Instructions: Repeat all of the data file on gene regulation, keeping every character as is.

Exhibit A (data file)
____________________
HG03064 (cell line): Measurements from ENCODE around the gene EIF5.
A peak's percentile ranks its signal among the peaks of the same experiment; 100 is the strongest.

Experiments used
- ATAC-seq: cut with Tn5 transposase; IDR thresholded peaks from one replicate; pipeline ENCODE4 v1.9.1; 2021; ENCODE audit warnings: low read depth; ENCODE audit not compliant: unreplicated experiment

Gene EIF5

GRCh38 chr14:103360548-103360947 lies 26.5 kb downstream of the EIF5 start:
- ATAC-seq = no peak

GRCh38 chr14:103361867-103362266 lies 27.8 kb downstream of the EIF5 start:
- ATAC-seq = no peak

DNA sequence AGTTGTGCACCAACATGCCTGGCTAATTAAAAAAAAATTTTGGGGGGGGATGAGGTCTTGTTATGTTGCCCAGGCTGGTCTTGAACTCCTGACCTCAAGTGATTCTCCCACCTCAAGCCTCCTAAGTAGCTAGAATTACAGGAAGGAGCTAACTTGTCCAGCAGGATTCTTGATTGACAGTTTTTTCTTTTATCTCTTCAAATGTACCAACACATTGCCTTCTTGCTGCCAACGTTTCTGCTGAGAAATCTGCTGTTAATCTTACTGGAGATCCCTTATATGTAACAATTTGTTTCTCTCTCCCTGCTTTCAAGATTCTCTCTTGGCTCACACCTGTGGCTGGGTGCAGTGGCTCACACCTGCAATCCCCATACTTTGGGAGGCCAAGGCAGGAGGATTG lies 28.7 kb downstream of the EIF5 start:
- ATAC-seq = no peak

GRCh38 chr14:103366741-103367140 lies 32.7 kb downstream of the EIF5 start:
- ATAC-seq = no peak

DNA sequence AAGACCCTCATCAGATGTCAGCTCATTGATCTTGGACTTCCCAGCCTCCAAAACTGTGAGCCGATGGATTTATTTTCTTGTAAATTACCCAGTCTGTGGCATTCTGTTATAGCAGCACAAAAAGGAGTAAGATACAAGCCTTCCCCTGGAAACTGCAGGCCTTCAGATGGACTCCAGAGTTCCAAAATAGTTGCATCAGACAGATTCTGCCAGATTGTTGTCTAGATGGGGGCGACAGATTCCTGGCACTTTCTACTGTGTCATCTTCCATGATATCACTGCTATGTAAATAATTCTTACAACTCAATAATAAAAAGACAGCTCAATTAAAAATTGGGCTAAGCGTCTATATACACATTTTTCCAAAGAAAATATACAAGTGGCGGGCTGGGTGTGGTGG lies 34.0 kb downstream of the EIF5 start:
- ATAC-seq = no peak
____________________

HG03064 (cell line): Measurements from ENCODE around the gene EIF5.
A peak's percentile ranks its signal among the peaks of the same experiment; 100 is the strongest.

Experiments used
- ATAC-seq: cut with Tn5 transposase; IDR thresholded peaks from one replicate; pipeline ENCODE4 v1.9.1; 2021; ENCODE audit warnings: low read depth; ENCODE audit not compliant: unreplicated experiment

Gene EIF5

GRCh38 chr14:103360548-103360947 lies 26.5 kb downstream of the EIF5 start:
- ATAC-seq = no peak

GRCh38 chr14:103361867-103362266 lies 27.8 kb downstream of the EIF5 start:
- ATAC-seq = no peak

DNA sequence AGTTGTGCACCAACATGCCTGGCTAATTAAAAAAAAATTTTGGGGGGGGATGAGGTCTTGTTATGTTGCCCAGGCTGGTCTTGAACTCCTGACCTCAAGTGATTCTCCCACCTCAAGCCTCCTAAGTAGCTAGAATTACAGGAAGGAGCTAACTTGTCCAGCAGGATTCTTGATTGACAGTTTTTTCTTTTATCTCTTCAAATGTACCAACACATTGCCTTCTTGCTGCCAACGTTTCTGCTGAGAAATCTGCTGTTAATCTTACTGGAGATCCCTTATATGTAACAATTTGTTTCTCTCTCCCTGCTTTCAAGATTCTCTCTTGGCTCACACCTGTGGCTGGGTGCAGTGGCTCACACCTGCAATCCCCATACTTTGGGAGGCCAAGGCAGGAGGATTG lies 28.7 kb downstream of the EIF5 start:
- ATAC-seq = no peak

GRCh38 chr14:103366741-103367140 lies 32.7 kb downstream of the EIF5 start:
- ATAC-seq = no peak

DNA sequence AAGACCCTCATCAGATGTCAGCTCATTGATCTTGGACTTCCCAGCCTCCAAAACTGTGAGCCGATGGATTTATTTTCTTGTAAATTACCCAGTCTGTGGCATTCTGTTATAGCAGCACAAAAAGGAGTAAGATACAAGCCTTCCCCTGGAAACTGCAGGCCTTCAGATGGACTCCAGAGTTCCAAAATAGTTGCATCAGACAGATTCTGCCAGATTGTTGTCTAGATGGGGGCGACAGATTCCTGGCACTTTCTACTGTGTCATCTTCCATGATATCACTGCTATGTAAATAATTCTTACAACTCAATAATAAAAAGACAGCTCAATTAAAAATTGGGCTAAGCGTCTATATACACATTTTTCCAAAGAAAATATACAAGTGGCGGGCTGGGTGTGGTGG lies 34.0 kb downstream of the EIF5 start:
- ATAC-seq = no peak